Scroll down to the heading - Power Supplies

Left-click on the blue -
102015 - 300 Watt Power Supply, heading.

It's just a generic ATX power supply with a,

1) 24-pin ATX main power cable,

http://www.playtool.com/pages/psuconnectors/connectors.html#atxmain24

2) 4-pin ATX +12 Volt power cable,

http://www.playtool.com/pages/psuconnectors/connectors.html#atx12v4

[ Power for the Intel Pentium 4 processor. Plugs into the motherboard ]

3) (1) SATA power cable

http://www.playtool.com/pages/psuconnectors/connectors.html#sata

[Power for the SATA harddrive ]

4) At least two 4-pin Peripheral power cables,

http://www.playtool.com/pages/psuconnectors/connectors.html#peripheral

[Power for the CD drive, and the DVD drive ]

This is just one example of a decent, reliable, economical Power Supply, that will fit the bill,

http://www.tigerdirect.com/applications/SearchTools/item-details.asp?EdpNo=1389575&CatId=1078

B) The above explains the minimum Wattage needed for the test unit, the size, and shape of the case, and the needed power cables, in case there is a power supply around to use for a test unit.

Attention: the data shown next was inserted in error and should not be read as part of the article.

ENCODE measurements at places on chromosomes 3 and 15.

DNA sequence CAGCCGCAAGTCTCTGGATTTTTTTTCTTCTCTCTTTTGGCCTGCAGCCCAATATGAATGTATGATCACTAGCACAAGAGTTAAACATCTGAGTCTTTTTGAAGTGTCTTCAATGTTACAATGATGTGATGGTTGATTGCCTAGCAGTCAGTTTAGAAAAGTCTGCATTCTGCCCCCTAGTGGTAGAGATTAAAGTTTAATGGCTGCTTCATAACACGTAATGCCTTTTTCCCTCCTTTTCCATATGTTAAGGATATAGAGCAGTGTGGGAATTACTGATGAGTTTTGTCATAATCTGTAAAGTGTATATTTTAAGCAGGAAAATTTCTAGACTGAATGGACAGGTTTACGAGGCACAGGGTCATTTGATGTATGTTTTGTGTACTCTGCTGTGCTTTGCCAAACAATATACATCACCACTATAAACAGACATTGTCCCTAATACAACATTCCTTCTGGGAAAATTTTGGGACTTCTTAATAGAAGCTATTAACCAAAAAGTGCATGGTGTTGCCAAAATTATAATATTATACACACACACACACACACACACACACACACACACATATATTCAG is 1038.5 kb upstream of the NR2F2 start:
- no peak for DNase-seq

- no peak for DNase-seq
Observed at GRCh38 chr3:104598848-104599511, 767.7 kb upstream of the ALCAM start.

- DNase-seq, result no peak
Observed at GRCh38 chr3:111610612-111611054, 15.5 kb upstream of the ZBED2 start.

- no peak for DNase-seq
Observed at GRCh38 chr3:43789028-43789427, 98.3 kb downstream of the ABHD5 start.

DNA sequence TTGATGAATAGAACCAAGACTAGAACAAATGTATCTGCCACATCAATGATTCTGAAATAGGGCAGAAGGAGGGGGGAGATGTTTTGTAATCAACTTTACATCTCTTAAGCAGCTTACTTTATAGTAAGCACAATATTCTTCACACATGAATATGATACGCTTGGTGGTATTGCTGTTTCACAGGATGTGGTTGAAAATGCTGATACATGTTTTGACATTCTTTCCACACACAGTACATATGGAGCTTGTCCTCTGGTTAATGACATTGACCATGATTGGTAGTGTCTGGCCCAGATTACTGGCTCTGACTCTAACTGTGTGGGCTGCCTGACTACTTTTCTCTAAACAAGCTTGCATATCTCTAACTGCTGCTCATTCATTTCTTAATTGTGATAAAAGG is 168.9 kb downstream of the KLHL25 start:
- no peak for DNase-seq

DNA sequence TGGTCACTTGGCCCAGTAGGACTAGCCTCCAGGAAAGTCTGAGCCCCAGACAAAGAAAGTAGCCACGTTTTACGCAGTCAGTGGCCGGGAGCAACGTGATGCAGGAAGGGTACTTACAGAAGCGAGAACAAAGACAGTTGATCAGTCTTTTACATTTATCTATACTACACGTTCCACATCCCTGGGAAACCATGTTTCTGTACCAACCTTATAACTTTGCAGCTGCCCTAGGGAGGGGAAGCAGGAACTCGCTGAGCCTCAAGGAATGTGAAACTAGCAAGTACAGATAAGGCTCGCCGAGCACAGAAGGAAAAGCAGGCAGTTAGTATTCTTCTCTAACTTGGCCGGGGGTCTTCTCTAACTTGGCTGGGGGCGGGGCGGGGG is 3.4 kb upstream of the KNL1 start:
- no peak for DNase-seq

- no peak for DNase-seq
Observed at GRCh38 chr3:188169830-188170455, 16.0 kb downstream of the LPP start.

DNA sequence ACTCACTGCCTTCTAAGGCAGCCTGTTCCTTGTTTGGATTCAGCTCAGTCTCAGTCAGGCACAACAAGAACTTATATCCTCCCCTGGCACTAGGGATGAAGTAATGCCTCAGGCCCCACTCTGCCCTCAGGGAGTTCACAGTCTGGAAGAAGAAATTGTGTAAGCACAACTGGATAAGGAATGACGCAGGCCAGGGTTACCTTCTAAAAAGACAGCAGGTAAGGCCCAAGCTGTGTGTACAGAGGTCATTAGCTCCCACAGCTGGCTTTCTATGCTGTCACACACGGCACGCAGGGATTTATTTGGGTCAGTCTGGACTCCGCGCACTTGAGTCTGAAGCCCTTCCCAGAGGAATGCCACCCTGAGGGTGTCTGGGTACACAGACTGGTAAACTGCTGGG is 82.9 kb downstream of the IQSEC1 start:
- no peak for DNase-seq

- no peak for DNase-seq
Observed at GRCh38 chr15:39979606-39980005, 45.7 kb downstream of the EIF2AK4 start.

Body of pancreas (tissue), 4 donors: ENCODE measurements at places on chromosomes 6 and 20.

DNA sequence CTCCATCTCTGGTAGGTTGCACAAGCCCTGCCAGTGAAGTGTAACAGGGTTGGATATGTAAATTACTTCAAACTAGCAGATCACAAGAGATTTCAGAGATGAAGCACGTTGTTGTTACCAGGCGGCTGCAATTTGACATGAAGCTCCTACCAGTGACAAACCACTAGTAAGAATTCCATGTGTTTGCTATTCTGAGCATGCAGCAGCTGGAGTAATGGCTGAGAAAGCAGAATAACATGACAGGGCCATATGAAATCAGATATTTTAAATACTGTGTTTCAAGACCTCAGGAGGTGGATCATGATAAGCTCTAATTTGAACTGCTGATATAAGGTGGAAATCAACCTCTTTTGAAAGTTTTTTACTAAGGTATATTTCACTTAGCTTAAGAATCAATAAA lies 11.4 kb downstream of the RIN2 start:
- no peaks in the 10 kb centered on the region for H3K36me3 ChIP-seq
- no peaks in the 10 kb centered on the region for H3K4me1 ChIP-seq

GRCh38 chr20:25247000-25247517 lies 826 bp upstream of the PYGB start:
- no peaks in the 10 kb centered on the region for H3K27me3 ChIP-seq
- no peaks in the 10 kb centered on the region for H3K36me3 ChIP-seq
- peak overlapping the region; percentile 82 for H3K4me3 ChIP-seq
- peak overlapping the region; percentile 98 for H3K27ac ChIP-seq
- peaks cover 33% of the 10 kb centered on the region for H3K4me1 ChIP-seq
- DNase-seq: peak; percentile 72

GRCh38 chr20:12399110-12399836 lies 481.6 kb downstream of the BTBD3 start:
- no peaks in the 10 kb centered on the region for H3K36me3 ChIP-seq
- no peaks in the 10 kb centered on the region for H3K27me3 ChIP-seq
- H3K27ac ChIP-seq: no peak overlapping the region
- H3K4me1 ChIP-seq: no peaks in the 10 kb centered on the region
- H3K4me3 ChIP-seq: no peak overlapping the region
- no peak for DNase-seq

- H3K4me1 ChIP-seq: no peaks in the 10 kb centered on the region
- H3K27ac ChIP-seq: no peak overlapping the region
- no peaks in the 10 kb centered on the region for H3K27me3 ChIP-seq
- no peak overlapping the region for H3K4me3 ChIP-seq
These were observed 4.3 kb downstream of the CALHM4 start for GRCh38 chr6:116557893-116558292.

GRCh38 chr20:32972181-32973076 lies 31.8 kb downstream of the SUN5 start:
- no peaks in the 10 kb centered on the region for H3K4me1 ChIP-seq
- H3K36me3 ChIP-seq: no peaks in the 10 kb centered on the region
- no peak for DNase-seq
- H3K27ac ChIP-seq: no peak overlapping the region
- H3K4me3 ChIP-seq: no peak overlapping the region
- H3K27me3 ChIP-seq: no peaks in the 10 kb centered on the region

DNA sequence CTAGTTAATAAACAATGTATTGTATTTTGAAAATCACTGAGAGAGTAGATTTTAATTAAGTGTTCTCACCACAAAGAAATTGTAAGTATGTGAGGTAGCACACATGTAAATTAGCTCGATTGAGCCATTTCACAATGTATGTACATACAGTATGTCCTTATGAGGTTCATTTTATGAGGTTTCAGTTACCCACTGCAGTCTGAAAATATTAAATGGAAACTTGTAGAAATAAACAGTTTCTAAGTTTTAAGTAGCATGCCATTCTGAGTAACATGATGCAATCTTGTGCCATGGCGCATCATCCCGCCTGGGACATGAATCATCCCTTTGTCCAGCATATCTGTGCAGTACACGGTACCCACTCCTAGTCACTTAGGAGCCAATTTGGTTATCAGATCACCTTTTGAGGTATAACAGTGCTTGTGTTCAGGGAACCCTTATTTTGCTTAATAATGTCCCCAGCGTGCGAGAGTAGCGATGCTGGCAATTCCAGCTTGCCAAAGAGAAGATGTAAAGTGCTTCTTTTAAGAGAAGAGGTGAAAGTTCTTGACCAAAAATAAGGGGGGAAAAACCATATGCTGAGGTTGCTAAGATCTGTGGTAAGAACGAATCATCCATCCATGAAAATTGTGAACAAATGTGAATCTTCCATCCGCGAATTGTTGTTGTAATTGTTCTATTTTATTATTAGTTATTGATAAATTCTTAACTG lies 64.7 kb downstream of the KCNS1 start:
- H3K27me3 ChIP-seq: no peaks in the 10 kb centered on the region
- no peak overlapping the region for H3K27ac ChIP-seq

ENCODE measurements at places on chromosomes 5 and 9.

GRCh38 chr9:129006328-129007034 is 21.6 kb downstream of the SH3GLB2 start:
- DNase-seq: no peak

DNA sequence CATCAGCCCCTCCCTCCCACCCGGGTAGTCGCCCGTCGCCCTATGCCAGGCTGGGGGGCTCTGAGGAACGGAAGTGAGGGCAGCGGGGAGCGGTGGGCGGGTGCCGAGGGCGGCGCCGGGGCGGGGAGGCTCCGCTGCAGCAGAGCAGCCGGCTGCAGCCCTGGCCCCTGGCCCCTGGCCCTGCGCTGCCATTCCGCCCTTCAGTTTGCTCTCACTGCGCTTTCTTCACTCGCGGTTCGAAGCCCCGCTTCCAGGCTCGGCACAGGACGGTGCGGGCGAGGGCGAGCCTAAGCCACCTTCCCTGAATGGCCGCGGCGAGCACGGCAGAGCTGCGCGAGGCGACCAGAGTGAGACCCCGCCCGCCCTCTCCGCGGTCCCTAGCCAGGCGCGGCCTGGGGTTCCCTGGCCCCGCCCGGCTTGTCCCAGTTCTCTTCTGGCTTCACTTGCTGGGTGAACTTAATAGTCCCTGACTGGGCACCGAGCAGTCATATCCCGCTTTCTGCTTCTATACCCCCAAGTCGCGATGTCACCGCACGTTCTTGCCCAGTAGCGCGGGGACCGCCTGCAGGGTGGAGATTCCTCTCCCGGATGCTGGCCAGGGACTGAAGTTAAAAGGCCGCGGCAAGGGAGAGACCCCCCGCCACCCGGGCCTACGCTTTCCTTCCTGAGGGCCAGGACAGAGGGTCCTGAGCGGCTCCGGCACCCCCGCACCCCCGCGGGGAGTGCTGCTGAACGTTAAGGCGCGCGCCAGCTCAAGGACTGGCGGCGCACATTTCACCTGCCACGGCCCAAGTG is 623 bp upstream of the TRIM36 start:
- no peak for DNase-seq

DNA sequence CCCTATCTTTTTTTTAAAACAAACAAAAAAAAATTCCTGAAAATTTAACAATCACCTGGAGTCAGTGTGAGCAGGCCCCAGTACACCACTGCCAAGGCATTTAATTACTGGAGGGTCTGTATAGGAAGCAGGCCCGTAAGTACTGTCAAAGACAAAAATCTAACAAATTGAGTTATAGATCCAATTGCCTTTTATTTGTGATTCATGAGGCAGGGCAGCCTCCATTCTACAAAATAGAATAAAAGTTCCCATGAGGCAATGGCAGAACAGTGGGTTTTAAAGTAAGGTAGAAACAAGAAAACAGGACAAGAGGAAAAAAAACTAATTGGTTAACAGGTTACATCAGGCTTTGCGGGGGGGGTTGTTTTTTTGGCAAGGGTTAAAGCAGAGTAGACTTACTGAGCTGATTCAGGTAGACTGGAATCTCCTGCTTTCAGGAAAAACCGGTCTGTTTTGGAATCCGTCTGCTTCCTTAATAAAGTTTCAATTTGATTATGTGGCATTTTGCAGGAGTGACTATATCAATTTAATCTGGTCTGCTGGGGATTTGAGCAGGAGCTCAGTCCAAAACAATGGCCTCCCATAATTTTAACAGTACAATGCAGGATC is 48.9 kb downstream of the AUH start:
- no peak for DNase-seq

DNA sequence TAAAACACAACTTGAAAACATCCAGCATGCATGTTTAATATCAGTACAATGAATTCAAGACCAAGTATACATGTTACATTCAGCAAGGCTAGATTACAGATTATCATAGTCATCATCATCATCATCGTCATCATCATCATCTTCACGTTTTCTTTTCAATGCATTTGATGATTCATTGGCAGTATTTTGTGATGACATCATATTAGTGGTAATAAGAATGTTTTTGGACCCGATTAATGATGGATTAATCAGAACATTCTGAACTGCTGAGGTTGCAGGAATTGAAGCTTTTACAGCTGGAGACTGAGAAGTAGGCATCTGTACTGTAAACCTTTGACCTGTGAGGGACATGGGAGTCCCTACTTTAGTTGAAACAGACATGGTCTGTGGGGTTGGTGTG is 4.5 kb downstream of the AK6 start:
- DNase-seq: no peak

(Some have an older unused computer sitting in a closet, or what have you. The computer can be temporarily cannibalized for the power supply)

1) That SMPS (Switched-Mode Power Supply) puts out three DC voltages.

A) 3.3 Volts
B) 5 Volts
C) 12 Volts

(Two C cell flashlight batteries produce 3 Volts DC)

The test is done for the 12 Volt power rail.
ALL Yellow wires in the various power cables, are 12 Volt wires.
They all go back to one 12 Volt power rail inside the Power Supply.

[Orange insulated wires are 3.3 Volts.
Red wires are 5 Volts ]

11 to 13 Volts indicates a good Power Supply.
Less than 11 Volts means it's time to replace.

You can use a multimeter to check the 12 Volt power rail, or a power supply tester.
One example of a power supply tester,

http://www.tigerdirect.com/applications/SearchTools/item-details.asp?EdpNo=5250576&CatId=5471

An economical multimeter good enough for this test, can be purchased from $5 to $12.

The Power Supply is unplugged from power.
The Positive (Red) probe lead of the multimeter, is connected to ANY Yellow wire.

The Negative (Black) probe lead is connected to ANY Black wire.

(ALL Black wires are Ground wires. They all go back to one central Ground source inside the PSU.

{Power Supply Unit. Another term for Power Supply. Also another term for the SMPS, used in personal computers)

To reply just Left-click on Comment. (Believe upper right of your page )

Jun 20, 2010 | Computers & Internet

2 Answers

B&D 400W Inverter won`t run my laptop


even the smallest inverter can run a laptop, something is wrong with this unit

Jul 25, 2009 | Black & Decker 1000w Power Inverter

1 Answer

Adding trailerbrakes to a 24 volt truck


Are your electric brakes rated for 12 volt or 24 volt, that is the question. YOu have to supply the voltage at whatever the brakes are rated for.

Apr 15, 2009 | IBM LENOVO 24V POWER SUPPLY 42L0085 Power...